Coinfections and phenotypic antimicrobial resistance in Actinobacillus pleuropneumoniae strains isolated from diseased swine in North Western Germany : temporal patterns in samples from routine laboratory practice from 2006 to 2020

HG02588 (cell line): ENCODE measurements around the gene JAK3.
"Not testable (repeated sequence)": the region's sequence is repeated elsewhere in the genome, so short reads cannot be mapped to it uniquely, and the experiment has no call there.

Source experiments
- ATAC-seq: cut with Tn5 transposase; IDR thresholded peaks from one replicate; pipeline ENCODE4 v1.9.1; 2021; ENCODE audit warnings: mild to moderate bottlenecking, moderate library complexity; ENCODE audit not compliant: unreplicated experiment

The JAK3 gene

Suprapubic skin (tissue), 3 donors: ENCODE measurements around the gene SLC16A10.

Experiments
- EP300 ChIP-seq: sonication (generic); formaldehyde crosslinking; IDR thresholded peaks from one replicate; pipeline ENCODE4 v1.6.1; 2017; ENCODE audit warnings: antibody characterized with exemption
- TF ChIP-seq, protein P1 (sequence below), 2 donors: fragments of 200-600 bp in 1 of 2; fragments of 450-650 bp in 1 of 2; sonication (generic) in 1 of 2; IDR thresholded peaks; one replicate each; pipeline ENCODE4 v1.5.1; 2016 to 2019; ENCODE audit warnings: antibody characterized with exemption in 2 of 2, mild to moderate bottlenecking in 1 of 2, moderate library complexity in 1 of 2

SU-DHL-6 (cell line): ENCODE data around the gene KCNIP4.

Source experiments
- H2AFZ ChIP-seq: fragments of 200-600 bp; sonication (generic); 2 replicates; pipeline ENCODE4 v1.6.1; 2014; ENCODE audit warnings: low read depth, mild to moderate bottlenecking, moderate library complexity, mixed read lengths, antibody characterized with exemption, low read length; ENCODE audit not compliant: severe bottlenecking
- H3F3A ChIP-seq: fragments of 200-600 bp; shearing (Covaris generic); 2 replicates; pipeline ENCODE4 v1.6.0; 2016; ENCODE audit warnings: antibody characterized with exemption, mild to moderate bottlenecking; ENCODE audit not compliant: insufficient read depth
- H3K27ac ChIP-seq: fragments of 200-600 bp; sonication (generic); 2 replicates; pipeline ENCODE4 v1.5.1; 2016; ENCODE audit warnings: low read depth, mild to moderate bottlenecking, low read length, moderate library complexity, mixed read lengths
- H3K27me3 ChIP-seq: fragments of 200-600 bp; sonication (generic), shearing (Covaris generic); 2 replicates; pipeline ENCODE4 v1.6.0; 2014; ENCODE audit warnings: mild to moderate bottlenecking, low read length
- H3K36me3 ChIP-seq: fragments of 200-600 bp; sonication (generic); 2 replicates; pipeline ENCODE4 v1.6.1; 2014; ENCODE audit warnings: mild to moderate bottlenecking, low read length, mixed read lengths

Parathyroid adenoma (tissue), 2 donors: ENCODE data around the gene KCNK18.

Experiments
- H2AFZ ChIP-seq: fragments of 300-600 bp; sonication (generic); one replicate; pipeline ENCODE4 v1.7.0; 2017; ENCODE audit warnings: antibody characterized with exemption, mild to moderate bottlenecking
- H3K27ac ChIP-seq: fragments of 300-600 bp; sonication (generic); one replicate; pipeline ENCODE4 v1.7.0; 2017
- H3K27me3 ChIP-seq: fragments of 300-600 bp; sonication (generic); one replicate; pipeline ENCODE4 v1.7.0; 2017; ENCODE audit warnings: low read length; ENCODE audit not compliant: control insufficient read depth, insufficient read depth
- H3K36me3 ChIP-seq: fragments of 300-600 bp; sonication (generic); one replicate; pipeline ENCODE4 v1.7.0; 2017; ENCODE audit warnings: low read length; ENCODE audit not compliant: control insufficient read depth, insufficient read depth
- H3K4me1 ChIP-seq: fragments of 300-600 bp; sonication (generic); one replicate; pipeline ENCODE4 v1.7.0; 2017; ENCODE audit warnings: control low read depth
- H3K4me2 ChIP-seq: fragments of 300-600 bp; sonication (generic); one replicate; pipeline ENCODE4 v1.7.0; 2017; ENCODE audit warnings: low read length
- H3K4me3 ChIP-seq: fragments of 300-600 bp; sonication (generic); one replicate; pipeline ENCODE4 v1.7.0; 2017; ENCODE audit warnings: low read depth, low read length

Actinobacillus pleuropneumoniae (APP) is one major bacterial porcine respiratory tract pathogen causing disease outbreaks worldwide, although effective commercial vaccines are available. Due to frequent failure of this preventive measure, treatment with antimicrobials is indispensable to prevent animal losses within an outbreak situation. To preserve the effectivity of antimicrobial substances to fight APP should therefore be the primary aim of any interventions. In this study, the temporal development of antimicrobial resistance in APP was analyzed retrospectively in the time period 2006-2020 from a routine diagnostic database. In parallel, frequent coinfections were evaluated to identify most important biotic cofactors as important triggers for disease outbreaks in endemically infected herds. The proportion of APP serotype 2 decreased over time but was isolated most often from diseased swine (57% in 2020). In ~1% of the cases, APP was isolated from body sites outside the respiratory tract as brain and joints. The lowest frequencies of resistant isolates were found for cephalothin and ceftiofur (0.18%), florfenicol (0.24%), tilmicosin (2.4%), tiamulin (2.4%), enrofloxacin (2.7%), and spectinomycin (3.6%), while the highest frequencies of resistant isolates were found for gentamicin (30.9%), penicillin (51.5%), and tetracycline (78.2%). For enrofloxacin, tiamulin, tilmicosin, and tetracycline, significantly lower frequencies of resistant isolates were found in the time period 2015-2020 compared to 2006-2014, while gentamicin-resistant isolates increased. In summary, there is only a low risk of treatment failure due to resistant isolates. In maximum, up to six coinfecting pathogens were identified in pigs positive for APP. Most often pigs were coinfected with Porcine Circovirus 2 (56%), Streptococcus suis (24.8%), or the Porcine Reproductive and Respiratory Syndrome Virus (23.3%). Potential synergistic effects between these pathogens published from experimental findings can be hypothesized by these field data as well. To prevent APP disease outbreaks in endemically infected herds more efficiently in the future, next to environmental trigger factors, preventive measures must also address the coinfecting agents.